How to learn to estimate
Could you estimate your age? Hmm, not bad but not correct though. Because 23 days, 4 hours, 52 minutes and 59 seconds were missing ;-). Estimation is never and should never be something out of the blue. The more you know about a certain topic, the better your estimate will be.
A couple of years ago while I was doing an internship, my boss told me I should learn how to estimate. He said that it would just need some “experience-in-estimation”, whatever that may be, to get your estimations right.
Over the years, I came to understand that proper estimation needs time. Experience in the field of work (programming), experience in the business area you are working in (e.g. the financial industry), moreover, experience in your company, team, related teams, colleagues, and yourself.
So I would bet when you are working as a baker, for 20 years in the same company with the same team, doing the same work, your estimation of how long it takes to bake a bread, should be pretty much perfect.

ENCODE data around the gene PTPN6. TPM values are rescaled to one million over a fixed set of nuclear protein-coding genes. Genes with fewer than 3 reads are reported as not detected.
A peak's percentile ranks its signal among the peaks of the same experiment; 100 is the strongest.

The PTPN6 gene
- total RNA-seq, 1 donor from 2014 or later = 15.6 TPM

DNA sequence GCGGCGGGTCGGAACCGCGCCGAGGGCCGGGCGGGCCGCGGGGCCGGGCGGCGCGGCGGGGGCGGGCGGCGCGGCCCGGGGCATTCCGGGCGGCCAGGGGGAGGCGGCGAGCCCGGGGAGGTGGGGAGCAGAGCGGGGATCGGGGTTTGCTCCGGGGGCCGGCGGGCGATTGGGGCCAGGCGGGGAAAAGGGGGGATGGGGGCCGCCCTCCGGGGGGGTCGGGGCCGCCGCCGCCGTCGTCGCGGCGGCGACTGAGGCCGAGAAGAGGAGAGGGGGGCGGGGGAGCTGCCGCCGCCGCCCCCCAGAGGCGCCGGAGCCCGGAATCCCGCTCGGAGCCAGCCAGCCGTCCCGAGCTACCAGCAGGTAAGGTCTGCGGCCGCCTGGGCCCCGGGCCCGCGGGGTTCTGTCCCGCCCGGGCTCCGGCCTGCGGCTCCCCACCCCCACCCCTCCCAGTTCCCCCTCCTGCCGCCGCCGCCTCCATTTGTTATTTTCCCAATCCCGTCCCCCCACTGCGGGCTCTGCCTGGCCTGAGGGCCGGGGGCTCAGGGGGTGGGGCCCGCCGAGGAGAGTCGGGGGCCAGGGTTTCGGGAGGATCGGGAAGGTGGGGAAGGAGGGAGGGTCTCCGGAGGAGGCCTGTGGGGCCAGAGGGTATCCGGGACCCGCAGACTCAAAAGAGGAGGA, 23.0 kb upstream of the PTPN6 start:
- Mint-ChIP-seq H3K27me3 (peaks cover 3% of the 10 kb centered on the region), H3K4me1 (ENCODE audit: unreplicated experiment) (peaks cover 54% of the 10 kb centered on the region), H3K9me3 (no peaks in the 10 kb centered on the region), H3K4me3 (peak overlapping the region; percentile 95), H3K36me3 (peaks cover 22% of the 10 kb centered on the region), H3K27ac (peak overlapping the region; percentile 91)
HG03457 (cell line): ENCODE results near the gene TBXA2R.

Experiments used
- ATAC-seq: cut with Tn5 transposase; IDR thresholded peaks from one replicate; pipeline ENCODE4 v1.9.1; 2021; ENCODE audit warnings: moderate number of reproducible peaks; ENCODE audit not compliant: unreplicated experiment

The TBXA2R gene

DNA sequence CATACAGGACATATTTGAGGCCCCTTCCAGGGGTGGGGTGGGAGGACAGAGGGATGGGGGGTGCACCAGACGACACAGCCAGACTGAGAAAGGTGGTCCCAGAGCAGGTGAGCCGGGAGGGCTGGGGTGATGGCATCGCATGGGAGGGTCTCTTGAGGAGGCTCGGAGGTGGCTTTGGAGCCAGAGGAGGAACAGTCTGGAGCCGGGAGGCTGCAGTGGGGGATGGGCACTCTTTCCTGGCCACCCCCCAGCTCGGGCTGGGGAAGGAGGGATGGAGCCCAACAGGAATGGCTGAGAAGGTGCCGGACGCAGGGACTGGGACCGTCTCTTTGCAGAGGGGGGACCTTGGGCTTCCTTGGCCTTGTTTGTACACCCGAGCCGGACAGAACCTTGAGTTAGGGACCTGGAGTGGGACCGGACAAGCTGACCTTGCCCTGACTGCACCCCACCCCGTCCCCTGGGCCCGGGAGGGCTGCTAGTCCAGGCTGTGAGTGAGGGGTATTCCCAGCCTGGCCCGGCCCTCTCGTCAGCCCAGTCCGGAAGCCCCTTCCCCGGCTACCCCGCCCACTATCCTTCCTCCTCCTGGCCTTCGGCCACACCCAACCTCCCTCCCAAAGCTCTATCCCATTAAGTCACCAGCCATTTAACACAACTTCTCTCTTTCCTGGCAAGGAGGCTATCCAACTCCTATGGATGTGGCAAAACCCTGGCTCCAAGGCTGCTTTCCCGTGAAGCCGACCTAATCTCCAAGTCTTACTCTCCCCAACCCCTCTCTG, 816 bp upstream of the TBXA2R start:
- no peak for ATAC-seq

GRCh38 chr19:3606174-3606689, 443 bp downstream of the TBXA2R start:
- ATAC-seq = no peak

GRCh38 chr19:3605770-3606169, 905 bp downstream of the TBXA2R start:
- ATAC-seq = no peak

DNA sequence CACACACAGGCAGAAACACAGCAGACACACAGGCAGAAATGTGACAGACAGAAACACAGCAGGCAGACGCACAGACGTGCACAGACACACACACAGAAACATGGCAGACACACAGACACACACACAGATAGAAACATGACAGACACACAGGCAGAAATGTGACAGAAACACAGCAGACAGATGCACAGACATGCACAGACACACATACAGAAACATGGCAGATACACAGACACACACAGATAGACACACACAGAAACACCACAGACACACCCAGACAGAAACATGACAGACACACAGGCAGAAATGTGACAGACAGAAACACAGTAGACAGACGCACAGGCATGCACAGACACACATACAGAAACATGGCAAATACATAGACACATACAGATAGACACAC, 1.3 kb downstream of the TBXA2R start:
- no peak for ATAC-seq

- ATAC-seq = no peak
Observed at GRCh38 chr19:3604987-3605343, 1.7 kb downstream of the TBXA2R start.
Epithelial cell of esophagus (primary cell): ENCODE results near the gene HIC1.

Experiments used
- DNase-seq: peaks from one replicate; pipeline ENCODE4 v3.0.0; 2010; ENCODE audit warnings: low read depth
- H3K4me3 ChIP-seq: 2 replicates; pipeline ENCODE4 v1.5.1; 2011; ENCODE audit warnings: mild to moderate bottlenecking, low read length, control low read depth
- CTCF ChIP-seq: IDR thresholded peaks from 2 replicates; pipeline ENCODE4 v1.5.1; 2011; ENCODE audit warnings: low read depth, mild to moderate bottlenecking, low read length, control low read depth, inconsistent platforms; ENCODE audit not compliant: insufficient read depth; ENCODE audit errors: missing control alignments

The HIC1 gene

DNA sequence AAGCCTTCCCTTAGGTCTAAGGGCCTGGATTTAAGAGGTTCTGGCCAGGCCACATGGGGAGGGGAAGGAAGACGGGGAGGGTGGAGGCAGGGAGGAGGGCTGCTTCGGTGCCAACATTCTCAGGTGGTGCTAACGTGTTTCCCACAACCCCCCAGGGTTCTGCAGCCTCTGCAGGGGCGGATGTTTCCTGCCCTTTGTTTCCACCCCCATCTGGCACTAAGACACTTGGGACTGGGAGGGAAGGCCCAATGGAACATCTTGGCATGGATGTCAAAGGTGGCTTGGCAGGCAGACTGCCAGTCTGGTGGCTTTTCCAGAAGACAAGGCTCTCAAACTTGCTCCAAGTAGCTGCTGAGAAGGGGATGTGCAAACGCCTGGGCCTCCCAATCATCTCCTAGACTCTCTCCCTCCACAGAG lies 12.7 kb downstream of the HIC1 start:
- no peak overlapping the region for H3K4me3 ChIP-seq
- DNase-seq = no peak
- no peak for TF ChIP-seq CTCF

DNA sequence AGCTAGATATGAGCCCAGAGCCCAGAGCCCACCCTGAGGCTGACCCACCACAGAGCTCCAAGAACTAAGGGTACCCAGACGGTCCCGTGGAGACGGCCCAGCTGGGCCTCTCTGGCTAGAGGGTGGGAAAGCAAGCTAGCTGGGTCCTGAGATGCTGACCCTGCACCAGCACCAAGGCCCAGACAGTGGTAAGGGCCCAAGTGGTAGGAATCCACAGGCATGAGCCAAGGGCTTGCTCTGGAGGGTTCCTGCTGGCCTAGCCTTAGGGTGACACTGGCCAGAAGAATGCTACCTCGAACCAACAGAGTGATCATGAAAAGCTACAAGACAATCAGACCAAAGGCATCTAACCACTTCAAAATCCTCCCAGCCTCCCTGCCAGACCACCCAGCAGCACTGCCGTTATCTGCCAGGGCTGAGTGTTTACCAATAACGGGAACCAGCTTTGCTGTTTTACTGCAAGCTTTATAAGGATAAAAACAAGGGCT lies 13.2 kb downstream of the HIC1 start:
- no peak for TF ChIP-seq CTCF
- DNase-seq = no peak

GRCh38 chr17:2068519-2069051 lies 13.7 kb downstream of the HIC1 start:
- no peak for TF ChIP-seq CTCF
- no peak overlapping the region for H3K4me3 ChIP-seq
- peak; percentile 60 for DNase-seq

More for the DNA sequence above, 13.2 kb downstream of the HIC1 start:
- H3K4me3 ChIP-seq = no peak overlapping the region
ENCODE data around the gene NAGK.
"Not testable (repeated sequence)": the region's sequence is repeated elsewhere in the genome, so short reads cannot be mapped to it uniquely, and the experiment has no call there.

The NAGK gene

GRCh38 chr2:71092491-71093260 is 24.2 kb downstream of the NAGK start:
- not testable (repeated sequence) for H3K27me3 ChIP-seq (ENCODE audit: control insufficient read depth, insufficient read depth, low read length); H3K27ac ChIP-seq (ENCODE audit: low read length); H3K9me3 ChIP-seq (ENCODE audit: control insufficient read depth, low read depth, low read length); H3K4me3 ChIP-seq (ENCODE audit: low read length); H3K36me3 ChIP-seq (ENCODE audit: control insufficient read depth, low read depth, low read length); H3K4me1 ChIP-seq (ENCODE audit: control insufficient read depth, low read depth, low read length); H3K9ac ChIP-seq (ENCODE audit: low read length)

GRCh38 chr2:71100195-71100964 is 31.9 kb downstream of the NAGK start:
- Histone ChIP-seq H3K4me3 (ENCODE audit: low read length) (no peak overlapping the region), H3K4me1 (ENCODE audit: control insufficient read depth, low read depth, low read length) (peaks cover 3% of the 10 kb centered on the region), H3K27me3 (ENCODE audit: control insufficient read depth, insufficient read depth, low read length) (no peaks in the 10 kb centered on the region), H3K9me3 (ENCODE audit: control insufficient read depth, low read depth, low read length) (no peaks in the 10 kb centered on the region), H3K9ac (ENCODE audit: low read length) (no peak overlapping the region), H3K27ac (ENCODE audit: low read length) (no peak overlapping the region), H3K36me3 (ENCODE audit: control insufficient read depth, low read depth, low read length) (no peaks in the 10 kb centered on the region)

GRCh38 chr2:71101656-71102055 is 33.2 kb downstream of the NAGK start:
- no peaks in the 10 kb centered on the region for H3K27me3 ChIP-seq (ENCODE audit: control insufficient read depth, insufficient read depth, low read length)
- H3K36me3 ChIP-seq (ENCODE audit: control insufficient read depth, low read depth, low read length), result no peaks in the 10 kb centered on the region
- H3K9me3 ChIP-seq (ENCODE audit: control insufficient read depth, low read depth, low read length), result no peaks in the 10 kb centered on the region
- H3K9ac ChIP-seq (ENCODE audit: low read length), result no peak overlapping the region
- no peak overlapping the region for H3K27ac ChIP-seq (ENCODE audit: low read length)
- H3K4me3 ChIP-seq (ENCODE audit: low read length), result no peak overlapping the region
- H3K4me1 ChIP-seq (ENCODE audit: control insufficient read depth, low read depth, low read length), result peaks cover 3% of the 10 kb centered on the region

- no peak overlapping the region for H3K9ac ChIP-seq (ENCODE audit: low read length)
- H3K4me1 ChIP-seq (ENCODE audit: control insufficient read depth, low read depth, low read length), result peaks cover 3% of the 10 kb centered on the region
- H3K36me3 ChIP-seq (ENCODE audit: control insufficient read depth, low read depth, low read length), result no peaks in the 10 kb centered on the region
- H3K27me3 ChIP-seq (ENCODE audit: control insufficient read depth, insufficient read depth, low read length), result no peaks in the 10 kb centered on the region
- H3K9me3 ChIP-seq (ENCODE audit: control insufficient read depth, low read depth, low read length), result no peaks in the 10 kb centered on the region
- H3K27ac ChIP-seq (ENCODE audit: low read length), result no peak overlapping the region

However, in a company, in an industry, in a business area you just joined with a new boss and new colleagues, estimation is more like a gambling. You have to remember that trust is a very important factor in estimation. For a more accurate estimation, you need a team and a boss that is trusting you.
When you are asked to estimate something, and let’s just say you answered “10”, people will probably start to negotiate. A “10”?! Why a “10”? Okay, let’s say it’s an “8”. An “8”? I will give you a “5”! A “5”?! You would respond. Never. Okay, a “7” then. DEAL.
Now, most of you would now say: “But that’s why you should do agile planning with a whole team” (e.g. using planing poker). Well, yes it’s better. Yes. Still, the “DEAL” factor still exists.
To improve estimation, it is a good idea to talk about the things to be estimated with ( smaller groups of ) people beforehand, or, alternatively, to point out what is included in a “10” and what will NOT be included in a “10”. Better even to define a task as “time boxed” as a “10”. This way you can give your best on the “10”, and then in a later iteration, especially with the new knowledge you gained, you can add another estimate for “iteration 2”, including everything that was missing after round one.